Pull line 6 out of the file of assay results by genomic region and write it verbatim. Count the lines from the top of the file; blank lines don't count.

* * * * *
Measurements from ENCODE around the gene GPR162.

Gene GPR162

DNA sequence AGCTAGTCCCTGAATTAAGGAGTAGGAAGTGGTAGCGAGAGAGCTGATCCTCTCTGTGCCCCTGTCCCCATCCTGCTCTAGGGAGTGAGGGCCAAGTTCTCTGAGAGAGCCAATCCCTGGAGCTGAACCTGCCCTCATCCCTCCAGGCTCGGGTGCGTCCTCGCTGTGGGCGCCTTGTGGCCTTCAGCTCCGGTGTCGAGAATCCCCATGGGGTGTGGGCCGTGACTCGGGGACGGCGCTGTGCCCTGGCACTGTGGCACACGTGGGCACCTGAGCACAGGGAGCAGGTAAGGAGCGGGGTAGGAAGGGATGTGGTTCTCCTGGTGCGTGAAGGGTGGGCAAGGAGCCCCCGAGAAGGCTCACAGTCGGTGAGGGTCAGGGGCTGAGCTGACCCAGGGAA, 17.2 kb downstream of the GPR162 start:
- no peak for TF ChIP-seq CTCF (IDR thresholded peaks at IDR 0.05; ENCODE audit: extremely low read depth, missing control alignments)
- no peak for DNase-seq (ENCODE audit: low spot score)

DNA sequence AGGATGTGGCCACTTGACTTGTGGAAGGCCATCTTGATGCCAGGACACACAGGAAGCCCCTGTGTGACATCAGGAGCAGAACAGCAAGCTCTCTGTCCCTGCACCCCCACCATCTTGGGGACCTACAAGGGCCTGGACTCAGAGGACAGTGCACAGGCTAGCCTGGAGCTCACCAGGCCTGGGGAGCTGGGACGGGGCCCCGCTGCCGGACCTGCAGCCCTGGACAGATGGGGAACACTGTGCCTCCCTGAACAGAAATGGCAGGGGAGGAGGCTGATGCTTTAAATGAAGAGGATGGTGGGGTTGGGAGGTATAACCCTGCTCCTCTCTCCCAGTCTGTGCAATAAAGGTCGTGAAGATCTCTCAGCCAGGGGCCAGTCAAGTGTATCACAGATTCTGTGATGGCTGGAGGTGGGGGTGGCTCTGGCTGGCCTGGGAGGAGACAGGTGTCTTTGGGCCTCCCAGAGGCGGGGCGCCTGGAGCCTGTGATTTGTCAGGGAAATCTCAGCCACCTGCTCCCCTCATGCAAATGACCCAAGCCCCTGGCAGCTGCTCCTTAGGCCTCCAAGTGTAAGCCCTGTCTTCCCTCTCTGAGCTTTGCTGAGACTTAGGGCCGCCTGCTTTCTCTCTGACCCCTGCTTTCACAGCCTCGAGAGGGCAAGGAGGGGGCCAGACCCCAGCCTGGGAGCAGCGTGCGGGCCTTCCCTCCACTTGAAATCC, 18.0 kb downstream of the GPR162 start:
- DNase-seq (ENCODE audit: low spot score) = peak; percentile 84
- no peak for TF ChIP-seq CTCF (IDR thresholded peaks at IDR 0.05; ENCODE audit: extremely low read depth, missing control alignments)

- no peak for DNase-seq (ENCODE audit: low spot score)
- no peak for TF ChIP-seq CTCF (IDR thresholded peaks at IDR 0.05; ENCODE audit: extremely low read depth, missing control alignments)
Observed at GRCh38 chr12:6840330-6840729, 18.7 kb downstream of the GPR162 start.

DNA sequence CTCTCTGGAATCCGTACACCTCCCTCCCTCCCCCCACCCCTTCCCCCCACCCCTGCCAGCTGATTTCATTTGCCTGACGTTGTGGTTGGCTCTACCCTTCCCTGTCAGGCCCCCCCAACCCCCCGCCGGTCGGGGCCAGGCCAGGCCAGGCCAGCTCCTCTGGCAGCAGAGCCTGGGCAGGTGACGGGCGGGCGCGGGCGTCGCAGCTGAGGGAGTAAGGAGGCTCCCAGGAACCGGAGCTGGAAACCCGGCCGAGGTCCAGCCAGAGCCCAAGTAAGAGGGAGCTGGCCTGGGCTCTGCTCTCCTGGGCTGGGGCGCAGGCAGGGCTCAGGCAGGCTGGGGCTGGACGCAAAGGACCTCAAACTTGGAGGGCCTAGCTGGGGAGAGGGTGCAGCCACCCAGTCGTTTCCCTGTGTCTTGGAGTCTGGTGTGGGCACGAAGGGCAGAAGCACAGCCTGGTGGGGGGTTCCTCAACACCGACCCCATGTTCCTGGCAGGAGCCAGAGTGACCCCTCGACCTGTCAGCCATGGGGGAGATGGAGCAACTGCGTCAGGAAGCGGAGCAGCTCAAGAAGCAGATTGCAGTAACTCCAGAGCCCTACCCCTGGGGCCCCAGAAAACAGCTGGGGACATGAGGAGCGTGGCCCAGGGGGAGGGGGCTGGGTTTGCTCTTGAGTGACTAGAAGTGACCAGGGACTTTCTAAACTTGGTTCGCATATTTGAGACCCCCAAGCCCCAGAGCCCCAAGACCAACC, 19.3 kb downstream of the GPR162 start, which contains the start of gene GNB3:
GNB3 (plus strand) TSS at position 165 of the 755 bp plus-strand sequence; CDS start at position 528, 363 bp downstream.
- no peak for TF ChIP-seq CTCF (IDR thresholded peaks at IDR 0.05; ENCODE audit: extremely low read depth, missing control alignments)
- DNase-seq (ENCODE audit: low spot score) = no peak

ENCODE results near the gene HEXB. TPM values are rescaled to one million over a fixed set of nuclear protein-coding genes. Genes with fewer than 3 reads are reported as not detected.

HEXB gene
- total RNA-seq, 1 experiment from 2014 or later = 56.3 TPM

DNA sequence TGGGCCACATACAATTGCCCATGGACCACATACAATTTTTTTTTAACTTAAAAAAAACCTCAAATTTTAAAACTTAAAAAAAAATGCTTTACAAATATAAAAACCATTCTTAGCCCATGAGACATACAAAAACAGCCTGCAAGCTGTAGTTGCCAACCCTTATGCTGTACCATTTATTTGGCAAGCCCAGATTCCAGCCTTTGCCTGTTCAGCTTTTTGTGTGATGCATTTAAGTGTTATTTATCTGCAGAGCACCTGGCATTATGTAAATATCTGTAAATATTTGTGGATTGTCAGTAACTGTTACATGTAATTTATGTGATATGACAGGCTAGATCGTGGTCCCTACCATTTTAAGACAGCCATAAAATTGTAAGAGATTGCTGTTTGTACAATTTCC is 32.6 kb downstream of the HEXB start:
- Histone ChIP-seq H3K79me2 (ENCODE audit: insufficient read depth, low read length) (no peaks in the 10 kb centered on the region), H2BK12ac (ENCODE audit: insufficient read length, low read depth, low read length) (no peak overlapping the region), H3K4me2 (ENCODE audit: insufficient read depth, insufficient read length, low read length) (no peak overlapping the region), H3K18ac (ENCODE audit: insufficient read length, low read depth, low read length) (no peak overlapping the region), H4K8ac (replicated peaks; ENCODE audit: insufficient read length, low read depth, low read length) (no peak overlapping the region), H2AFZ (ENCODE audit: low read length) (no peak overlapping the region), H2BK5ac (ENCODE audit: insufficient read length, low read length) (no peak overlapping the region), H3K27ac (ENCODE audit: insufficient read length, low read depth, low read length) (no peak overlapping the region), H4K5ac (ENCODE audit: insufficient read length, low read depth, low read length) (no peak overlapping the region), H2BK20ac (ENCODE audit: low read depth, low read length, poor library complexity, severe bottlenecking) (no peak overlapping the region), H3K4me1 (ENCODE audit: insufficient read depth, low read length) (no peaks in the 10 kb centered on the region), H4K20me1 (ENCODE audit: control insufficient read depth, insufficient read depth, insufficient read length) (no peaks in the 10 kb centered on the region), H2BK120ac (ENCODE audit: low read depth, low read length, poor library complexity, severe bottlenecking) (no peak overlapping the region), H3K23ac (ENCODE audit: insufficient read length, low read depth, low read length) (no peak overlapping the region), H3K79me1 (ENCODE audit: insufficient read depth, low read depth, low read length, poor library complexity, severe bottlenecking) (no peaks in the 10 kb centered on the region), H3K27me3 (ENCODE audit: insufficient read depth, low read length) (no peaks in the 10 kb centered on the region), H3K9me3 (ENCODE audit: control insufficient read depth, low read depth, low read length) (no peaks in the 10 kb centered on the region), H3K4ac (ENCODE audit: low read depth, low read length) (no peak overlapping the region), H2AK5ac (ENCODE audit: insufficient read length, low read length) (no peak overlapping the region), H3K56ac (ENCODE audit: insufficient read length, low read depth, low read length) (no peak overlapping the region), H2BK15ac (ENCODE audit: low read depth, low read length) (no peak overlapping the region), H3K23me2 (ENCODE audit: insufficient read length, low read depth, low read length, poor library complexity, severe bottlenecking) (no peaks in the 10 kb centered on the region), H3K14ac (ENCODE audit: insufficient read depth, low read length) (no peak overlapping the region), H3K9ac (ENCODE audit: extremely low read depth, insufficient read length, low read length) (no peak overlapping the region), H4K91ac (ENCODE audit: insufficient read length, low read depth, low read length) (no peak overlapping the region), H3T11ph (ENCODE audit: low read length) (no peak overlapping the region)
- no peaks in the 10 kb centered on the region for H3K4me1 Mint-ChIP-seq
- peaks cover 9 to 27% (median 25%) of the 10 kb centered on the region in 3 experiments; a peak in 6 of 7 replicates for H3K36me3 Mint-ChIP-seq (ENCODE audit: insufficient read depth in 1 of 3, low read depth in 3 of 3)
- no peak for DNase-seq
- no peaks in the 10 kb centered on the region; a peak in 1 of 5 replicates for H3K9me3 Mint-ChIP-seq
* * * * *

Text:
DNA sequence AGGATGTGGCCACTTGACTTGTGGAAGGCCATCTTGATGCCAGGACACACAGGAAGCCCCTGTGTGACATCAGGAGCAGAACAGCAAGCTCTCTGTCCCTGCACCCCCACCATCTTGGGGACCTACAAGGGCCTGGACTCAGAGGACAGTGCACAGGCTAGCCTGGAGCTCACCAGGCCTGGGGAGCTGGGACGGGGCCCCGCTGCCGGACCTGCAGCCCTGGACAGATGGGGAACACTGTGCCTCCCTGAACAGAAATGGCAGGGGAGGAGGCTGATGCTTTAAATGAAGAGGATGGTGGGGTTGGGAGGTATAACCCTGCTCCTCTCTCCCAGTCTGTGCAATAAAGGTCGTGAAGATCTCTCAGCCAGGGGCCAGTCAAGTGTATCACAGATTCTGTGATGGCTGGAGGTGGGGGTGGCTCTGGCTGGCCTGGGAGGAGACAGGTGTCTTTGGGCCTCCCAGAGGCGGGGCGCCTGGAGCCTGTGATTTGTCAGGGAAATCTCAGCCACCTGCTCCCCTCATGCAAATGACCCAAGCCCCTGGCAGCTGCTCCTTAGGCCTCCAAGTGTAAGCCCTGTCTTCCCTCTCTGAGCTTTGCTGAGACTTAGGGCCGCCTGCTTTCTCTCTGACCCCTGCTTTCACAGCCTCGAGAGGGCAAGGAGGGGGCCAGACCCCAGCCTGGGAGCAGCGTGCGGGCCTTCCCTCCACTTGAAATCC, 18.0 kb downstream of the GPR162 start: